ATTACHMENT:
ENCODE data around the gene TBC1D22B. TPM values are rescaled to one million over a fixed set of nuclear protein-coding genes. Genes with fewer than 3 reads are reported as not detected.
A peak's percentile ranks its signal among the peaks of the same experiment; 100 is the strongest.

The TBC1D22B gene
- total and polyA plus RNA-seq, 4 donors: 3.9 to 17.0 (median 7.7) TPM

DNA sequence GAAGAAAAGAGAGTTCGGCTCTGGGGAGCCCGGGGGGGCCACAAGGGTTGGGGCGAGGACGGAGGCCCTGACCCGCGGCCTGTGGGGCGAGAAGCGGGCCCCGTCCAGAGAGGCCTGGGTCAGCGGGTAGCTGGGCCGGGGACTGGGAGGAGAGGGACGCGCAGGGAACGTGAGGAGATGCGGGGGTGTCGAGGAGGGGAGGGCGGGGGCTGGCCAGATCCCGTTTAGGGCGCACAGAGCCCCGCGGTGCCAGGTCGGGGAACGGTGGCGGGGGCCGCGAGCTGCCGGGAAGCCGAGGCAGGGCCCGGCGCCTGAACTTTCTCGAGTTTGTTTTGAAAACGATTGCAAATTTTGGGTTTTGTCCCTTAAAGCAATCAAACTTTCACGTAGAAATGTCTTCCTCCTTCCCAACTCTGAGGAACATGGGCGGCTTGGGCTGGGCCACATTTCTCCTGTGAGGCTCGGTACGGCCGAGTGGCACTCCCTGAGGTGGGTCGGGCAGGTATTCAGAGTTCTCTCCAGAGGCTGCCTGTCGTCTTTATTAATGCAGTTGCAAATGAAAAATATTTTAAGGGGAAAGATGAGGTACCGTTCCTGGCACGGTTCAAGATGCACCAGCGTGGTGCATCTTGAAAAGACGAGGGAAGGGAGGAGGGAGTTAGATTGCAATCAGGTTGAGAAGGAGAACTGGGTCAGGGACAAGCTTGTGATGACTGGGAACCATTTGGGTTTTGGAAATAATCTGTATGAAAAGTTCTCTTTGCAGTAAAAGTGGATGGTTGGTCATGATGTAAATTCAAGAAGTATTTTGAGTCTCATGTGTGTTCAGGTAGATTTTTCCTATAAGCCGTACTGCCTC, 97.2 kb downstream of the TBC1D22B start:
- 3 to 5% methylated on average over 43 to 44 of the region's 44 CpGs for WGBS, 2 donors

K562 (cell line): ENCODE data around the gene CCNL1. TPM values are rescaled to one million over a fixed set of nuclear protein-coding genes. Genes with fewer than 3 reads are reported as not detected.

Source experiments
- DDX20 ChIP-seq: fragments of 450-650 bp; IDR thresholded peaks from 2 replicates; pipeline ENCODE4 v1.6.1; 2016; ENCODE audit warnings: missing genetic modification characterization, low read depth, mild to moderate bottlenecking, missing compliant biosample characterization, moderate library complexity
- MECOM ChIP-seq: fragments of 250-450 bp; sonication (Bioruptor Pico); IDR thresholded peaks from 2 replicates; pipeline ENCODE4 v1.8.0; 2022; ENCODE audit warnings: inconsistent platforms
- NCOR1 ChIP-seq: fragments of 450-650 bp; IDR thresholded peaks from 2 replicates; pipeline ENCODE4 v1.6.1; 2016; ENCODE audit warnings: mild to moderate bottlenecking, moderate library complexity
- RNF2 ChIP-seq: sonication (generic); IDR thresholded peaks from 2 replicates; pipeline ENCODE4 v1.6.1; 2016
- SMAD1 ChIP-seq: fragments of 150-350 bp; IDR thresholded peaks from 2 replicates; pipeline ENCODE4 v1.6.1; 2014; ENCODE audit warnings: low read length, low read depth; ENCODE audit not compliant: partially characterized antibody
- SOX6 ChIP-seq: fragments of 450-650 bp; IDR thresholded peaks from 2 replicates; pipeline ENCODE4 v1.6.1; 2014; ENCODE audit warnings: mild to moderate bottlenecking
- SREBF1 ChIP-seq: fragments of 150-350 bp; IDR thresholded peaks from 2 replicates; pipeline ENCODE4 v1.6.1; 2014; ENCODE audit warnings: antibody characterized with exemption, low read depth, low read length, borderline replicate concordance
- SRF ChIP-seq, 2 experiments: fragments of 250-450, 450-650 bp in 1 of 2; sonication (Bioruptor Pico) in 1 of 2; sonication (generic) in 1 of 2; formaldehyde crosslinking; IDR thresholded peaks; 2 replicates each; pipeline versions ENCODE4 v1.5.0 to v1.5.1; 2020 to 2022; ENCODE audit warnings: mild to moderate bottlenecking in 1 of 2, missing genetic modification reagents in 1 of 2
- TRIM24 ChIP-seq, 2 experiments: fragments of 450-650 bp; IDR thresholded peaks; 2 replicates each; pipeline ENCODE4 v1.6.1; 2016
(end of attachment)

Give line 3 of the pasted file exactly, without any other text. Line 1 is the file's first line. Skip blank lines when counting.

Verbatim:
The TBC1D22B gene